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Showing posts from December, 2010

Finding your way around Stata

One of the things my students first get stuck on is how to find things  (e.g. files, directories, variables with particular labels or notes) in Stata. There are a lot of commands to find things like files/datasets, directories, command help documentation, user commands/ado-files, variables, values, notes/chars , etc -- there are some commands that find only one of these things, some commands can find several of these things, and most of these things can be found by more than one command.  It can be a bit overwhelming and confusing and I've found that students who fall behind early in a class using Stata often get stuck at the point of being able to find these things -- particularly directories and command ado/help files. Of course good use of a search engine is a key resource, but the table below gives an overview of the commands I use to find these things in Stata (this table can also found in my Module 1 Lecture for PHPM 672).    Undoubtedly, there are other commands that wi

Fun with Stata: Games for Stata Edition

Over at Mitch's "Stata Daily" blog, he describes a "hangman" game sent to him by Marek Hlavac .  I'm a sucker for non-standard uses of Stata (e.g., [ 1 ] [ 2 ] [ 3 ]), so I played with it for a while.  This also convinced me to make public one of my earliest attempts at writing a Stata ado-file/program:  - blackjack -. The game is played by typing -blackjack- into the command window and then the game prompts the user for the amount she wants to bet (default is $500 which replenishes after you lose it all or you exit Stata), and whether to hit or stay.  It doesn't accurately represent all the rules and scenarios of a real game a blackjack (e.g., no doubling down), so don't use it to prep for your run at taking down a Vegas casino. Fair warning that -blackjack- is visually quite ugly (the cards tend to misalign; I could have come up with a better card design for face cards than a "{ Stata }" center; and (because I was learning about Stat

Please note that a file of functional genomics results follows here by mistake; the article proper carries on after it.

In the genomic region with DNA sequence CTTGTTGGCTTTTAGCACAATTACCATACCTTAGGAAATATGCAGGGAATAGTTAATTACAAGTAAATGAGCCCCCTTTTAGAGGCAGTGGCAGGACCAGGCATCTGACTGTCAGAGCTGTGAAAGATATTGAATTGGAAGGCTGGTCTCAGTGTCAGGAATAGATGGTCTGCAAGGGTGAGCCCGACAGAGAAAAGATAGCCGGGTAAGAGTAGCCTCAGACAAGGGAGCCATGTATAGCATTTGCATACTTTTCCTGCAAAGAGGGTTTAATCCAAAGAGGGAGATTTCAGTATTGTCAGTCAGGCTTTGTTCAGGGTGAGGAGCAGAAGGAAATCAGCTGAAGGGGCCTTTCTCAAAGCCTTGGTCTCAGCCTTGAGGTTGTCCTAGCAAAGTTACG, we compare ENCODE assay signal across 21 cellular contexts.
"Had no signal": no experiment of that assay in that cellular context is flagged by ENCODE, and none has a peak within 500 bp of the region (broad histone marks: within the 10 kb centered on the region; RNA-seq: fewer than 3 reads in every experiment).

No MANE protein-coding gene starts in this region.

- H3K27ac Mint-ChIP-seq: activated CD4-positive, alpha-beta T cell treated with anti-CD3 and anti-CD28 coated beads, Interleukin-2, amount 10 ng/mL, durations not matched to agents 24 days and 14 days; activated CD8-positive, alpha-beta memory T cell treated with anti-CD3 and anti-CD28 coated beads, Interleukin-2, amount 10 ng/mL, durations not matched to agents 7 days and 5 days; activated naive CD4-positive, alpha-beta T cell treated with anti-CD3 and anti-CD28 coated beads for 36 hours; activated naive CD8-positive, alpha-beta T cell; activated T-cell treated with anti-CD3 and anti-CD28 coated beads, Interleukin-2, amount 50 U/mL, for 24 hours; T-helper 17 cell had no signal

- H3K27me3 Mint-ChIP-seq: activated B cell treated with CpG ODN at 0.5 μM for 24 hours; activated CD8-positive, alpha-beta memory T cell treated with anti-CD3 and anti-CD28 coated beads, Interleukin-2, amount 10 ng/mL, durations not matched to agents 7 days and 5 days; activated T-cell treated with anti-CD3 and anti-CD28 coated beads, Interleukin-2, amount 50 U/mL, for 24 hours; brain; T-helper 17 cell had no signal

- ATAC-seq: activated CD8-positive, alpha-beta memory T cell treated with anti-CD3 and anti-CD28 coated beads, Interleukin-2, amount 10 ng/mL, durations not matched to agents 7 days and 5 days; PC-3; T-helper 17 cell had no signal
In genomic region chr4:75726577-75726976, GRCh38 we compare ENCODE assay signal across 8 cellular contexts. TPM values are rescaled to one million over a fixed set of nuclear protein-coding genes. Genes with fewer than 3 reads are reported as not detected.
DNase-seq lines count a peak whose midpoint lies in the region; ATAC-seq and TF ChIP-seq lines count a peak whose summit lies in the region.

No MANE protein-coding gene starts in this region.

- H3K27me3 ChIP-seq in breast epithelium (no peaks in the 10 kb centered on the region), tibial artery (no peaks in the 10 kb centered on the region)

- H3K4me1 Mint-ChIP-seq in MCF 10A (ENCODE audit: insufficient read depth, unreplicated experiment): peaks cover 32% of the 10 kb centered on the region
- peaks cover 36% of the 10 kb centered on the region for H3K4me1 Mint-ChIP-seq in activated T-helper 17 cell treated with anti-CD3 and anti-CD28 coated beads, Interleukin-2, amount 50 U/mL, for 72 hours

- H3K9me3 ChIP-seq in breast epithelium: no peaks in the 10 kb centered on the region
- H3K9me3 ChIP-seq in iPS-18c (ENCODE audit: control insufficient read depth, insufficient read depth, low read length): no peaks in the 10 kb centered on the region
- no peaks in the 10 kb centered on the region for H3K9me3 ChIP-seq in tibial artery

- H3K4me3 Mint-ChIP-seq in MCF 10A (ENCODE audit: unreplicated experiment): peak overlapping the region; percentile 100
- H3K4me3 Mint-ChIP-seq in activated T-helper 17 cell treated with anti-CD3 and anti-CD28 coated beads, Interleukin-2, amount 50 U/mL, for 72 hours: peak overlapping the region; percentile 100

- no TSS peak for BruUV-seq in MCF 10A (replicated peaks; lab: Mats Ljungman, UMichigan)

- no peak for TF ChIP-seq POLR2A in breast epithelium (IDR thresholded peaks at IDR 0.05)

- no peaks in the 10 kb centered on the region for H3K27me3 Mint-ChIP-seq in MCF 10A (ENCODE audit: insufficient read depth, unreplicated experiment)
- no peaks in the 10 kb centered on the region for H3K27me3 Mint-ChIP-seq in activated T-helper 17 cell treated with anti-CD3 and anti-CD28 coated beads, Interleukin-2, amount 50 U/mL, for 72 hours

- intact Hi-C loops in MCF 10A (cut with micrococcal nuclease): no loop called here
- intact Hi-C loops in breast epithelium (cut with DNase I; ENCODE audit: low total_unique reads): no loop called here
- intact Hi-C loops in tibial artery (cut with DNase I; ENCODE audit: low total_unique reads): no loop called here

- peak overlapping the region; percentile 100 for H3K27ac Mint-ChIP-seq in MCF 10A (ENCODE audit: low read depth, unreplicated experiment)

Statistics Software Showdown: Google Ngram

Using Google's Ngram Viewer , here's the breakdown of Stata vs. SAS vs. SPSS.   Stata didn't do as well as I hoped, but in taking a closer look there are at least a couple of reasons to be optimistic about Stata's prospects. (1)  SAS is benefitting from lot's of books written about the British Special Air Service (SAS).   (2) As of yet, there doesn't appear to be a way to refine these searches with boolean search parameters.  If so, we could have searched for "SAS -British" or "SPSS | PASW", etc. (3) I couldn't find a way to search for the software 'R' using Ngram. (4)  Stata seems to have as much, if not more, web presence / resources as the other software packages.   Using a regular google search: "Stata" + statistical software  22.3 million pages "SPSS" + statistical software  28.2 million pages "SAS" + statistical software  17.6 million pages "PASW" + statistical software  53K pa

Fun with Stata: Running Stata from your iPhone

There are literally tens of people out there in the world that have at some point or another thought "I really wish I could run something in Stata right now on my iPhone." Well, I recently killed some time making that a possibility. In order to get results from Stata on your iPhone anywhere/anytime, this process requires 5 components: (1) Stata (10 or later) installed on a Mac OSX (10.5 or later) that is always connected to the internet (2) A Dropbox account linked to your Mac that has Stata installed (3) iStata.scpt Applescript file to manage files put in Dropbox (4) iStata.ado to run the file, log the output, and put it back in Dropbox (5) the free application Plaintext for iPhone (or some equivalent) to write and view .do files written and run from your iPhone Setup: You'll need to save the iStata.scpt and files into the folders referenced in these scripts in your Dropbox folders on your Mac OSX. Really, you can place these files/folders an